Do you want to learn how to build wealth? Of course you do. Everyone loves the idea of being wealthy as much as they love a fairytale ending. The two characters destined to end up together walk off hand in hand into the sunset after vanquishing some villain or overcoming some harrowing difficulty. It’s a moving story of perseverance, effort, and patience.
To reach this ending, usually the hero has some unique attribute, possesses an edge others simply lack, or faces circumstances which provide the opportunity to seize the day. But what if someone who has none of these advantages could also rise above?
Or better yet, what if this person found a way to walk this path while ignoring the stress suffered by the stereotypical hero?
Let’s explore how an ordinary person can be the hero of his or her own financial future by learning how to build wealth through the incredible compounding machine known as the stock market.
Compounding Returns – Your Secret Super Power to Building Generational Wealth
Examining the success of a traditional hero in the stock market, one could presume he or she has some combination of superior intelligence, access to non-public influential information, or an incredible sense of timing.
These heroes do exist, but make no mistake that an ordinary investor does not need to possess any of these in great supply to be successful when learning how to invest money and realizing his or her own financial success.
The most reliable method to growing wealth is utilizing the last real edge in investing: time spent in quality investments. Albert Einstein is widely credited with claiming compounding interest to be the most powerful force in the universe.
To see proof, look no further than Warren Buffett, the investing paragon widely recognized as the best investor in modern history.
He relies on compounding to build wealth year after year. Ideally, his investment horizon is forever. That takes conviction to stick with an investment that long.
While he is not always accurate with his stock selections, he wisely couples the force of compounding with three major investing criteria:
- Finding an exceptional business that can be competitive over time;
- Paying only a fair (or discounted) price for the investment; and
- Employing only quality managers who deliver sustainable, industry-leading returns.
Buffett succinctly states of investing, “All there is to investing is picking good stocks at good times and staying with them as long as they remain good companies.” Sure, it sounds simple, but if it’s so easy, why doesn’t everyone do it?
Many try to replicate Buffett by using his value investing approach and only invest in durable businesses run by competent managers. Usually where folks go wrong is that second criterion or not having patience for an investment to perform over time. Staying in an investment requires true conviction, especially when the going gets rough.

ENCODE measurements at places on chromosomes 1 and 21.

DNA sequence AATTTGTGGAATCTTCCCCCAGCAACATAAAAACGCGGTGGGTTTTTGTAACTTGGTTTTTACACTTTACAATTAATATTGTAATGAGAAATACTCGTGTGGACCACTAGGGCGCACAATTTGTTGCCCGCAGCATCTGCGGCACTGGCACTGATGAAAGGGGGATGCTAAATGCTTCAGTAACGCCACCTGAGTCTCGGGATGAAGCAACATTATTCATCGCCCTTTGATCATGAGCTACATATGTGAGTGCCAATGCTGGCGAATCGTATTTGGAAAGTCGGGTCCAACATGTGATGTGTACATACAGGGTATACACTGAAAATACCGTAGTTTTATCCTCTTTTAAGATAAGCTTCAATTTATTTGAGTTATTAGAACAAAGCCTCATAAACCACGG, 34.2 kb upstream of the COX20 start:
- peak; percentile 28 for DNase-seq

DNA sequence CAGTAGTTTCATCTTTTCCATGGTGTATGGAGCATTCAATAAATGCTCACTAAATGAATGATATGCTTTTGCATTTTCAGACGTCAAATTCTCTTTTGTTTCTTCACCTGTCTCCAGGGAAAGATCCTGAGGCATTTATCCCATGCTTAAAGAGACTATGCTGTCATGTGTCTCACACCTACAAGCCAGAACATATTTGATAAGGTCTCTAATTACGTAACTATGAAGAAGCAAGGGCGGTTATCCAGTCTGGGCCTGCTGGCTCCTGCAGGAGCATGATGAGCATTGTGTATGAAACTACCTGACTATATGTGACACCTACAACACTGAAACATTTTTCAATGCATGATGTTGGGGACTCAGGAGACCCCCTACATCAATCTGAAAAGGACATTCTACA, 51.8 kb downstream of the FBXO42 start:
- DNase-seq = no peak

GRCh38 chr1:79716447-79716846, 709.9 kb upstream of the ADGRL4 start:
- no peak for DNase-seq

However, if our aspiring hero held stock in a company which meets all three of Buffett’s investing requirements and he or she did not need the money, why should there be a sale?
In truth, if there isn’t a need for the money and the three requirements are still met, holding the investment is a much wiser decision. This is a hard but important step in learning how to build your wealth.
But Why Pick One When You Can Pick Them All?
That’s all well and good, but what if a person feels unsure of selecting the companies which might meet those criteria? When it comes to building wealth in a diversified manner, Buffett has an answer for that as well.
He suggests purchasing a low-cost S&P 500 exchange-traded fund (ETF) and reinvesting the dividends across time. In this scenario, the compounding interest super power still applies. To illustrate, the S&P 500 has averaged an annual total return of just over 11% per year every year from 1938 through 2017.
Imagine if you’re just learning how to build wealth in your 20s, this super power could take you far in reaching your financial independence destination.
To see how this looks with an initial investment of $10,000 at the beginning of 1938, see the chart below (chart assumes reinvestment of dividends, no effects from taxes, and no contributions or withdrawals).
The chart shows some fairly remarkable information. First, you’ll notice the scale on the left. It isn’t your typical linear scale with equal spacing between hashes. Instead, it is a logarithmic scale which shows increments increasing by a factor of 10.
If you produced the same S&P 500 chart using a typical linear scale, it would produce something very similar to the chart displaying Warren Buffett’s wealth across his lifetime. And even if you can’t manage to amass $10,000 from day one, don’t worry.
You can learn how to build wealth from nothing simply by sticking with small contributions and increasing them across time. The point is to hold these low-cost, diversified investments for long periods of time. The difficulty comes when you’re only learning how to build wealth in your 40’s and you’re behind the curve.